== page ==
In this volume we witness Wittgenstein in the act of composing and experimenting with his new visions in philosophy. The book includes key explanations of the origin and background of these previously unknown manuscripts. It investigates how Wittgenstein’s philosophical thought-processes are revealed in his dictation to, as well as his editing and revision with Francis Skinner, in the latter’s role of amanuensis. The book displays a considerable wealth and variety of Wittgenstein’s fundamental experiments in philosophy across a wide array of subjects that include the mind, pure and applied mathematics, metaphysics, the identities of ordinary and creative language, as well as intractable problems in logic and life. He also periodically engages with the work of Newton, Fermat, Russell and others. The book shows Wittgenstein strongly battling against the limits of understanding and the bewitchment of institutional and linguistic customs. The reader is drawn in by Wittgenstein as he urges us to join him in his struggles to equip us with skills, so that we can embark on devising new pathways beyond confusion.
This collection of manuscripts was posted off by Wittgenstein to be considered for publication during World War 2, in October 1941. None of it was published and it remained hidden for over two generations. Upon its rediscovery, Professor Gibson was invited to research, prepare and edit the Archive to appear as this book, encouraged by Trinity College Cambridge and The Mathematical Association. Niamh O’Mahony joined him in co-editing and bringing this book to publication.
Part 1. The Emergence of the Archive.- Chapter 1. Introduction.- Chapter 2. The Amanuensis Matters.- Part 2. The Transcriptions of the Wittgenstien Skinner Manuscripts.- Chapter 3. The Pink Book.- Chapter 4. Communication of Personal Experience.- Chapter 5. Philosophy.- Chapter 6. Visual Image in his Brain.- Chapter 7. Norwegian Notebook.- Chapter 8. Self Evidence and Logic.- Part 3. Calculations in the Hand of Francis Skinner.- Chapter 9. Mathematical Calculations in Skinner’s Hand.
Professor Arthur Gibson graduated in Philosophy at Cambridge University, later acting as Director of Studies for a variety of its Colleges; he has been a Member of its Council of Senate, and a Proctor of the University; Arthur is a research member in the University's Department of Pure Mathematics & Mathematical Statistics, with interests in Foundations of Mathematics, Mathematical Philosophy, Wittgenstein, Metaphysics, Quantum Computing, infinity, AI, and mathematical physics of Cosmology – including dark energy; he is Chair of the Faculty Board of Cambridge University's Judge Business School; and for three years was Visiting Fellow at the Cambridge Law Faculty Lauterpacht Centre for International Law. He was the founding Chair of the European Maritime Security Council, continues to research for solutions to and advise on extreme international problems, and select areas of Public International Law jurisprudence for practical applications. His research books include topics in the above subjects, as well as volumes in metaphysics, ancient Near East languages and cultures, modern literatures, and poetry.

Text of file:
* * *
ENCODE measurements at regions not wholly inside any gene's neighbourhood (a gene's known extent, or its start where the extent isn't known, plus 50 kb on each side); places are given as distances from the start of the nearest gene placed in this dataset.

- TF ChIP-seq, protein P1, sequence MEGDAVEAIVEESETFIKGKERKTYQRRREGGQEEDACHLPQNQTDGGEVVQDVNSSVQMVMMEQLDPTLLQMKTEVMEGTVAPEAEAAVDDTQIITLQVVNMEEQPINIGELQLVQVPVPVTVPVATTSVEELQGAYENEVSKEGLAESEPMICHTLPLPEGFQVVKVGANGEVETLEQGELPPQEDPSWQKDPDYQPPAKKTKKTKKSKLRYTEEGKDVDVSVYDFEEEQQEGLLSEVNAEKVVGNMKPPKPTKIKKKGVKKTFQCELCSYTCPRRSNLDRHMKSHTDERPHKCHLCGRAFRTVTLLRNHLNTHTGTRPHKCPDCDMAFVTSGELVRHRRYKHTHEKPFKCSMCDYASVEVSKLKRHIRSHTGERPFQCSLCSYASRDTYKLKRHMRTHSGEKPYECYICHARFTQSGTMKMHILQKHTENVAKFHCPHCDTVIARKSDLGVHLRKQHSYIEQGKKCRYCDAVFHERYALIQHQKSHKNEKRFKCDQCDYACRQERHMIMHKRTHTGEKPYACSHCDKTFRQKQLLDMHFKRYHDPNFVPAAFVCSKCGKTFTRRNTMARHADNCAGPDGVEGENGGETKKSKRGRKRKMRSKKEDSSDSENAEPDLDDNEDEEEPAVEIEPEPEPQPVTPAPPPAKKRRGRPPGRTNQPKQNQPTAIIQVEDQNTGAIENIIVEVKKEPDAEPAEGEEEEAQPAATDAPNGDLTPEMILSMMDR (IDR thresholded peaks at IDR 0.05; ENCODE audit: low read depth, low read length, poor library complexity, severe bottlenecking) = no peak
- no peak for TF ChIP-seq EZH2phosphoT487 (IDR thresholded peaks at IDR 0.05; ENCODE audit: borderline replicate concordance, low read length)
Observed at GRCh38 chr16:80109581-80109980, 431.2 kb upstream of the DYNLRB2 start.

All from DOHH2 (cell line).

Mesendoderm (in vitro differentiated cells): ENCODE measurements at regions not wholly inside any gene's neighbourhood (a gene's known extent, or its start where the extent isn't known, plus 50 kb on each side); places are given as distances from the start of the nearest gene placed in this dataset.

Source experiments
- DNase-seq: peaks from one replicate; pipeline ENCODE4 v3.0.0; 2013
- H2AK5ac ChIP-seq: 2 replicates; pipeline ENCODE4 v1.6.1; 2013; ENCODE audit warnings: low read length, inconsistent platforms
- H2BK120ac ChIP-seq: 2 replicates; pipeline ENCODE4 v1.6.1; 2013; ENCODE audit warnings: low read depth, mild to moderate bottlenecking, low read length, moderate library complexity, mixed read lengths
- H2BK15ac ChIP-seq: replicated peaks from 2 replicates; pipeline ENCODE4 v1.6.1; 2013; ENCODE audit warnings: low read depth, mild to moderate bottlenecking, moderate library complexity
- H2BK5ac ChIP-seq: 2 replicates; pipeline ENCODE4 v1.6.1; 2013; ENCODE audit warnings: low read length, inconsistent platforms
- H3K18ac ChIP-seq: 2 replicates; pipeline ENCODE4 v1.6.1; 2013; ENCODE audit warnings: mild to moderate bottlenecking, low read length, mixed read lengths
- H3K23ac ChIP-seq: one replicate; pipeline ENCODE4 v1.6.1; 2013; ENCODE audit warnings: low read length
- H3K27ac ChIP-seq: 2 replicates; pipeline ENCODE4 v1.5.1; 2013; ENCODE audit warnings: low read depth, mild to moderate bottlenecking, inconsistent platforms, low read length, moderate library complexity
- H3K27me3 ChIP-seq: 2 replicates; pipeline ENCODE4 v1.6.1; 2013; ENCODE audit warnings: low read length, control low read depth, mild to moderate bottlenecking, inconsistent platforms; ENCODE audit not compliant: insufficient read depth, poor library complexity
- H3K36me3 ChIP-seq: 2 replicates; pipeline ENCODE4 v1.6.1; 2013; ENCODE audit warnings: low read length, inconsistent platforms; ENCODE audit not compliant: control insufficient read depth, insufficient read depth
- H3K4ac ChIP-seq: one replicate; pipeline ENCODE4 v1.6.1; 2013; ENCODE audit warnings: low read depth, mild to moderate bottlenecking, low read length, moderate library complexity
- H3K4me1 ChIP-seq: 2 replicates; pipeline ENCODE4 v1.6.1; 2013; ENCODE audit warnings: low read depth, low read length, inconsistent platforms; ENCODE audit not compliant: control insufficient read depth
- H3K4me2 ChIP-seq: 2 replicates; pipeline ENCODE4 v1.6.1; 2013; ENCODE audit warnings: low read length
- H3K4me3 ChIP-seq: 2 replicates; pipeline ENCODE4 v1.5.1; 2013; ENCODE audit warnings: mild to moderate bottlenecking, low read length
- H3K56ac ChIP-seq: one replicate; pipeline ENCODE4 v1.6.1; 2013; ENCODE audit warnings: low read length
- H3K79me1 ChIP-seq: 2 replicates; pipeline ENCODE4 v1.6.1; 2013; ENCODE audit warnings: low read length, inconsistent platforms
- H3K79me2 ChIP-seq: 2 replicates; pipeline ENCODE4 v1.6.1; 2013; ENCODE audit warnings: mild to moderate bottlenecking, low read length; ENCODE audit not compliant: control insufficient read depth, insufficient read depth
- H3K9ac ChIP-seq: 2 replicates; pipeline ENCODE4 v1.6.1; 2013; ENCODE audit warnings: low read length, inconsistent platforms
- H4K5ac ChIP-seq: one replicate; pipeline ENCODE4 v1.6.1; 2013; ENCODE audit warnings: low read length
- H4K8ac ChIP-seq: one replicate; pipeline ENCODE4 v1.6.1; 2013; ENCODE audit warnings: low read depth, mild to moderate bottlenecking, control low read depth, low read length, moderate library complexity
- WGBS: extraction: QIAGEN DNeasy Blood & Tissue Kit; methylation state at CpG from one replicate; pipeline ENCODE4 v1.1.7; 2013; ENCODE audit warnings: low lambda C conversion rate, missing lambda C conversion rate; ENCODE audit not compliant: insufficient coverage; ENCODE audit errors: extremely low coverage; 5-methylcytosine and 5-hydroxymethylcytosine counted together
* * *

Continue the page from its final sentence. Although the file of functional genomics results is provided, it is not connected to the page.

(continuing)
Niamh O'Mahony was a producer and writer at the BBC Russian Service. She is a graduate of the London School of Slavonic and East European Studies, UCL (Russian), and SOAS (Arabic), previously studying Arabic at Kuwait University. She was a PhD researcher in Early Russian Film at Trinity College Cambridge and the University's Department of Slavonic Studies. Niamh has lectured on the subject of Wittgenstein in Russia, and benefitted from a British Academy research award to do ethnographic research in Dagestan, former Soviet Union. She continues to have small roles in several films (Suffragette, Tulip Fever, Fantastic Beasts 2, Men in Black IV, Wonder Woman 2, etc). Earlier, she graduated from University College Dublin and practised in hospitals in Kuwait, Ireland and the UK.
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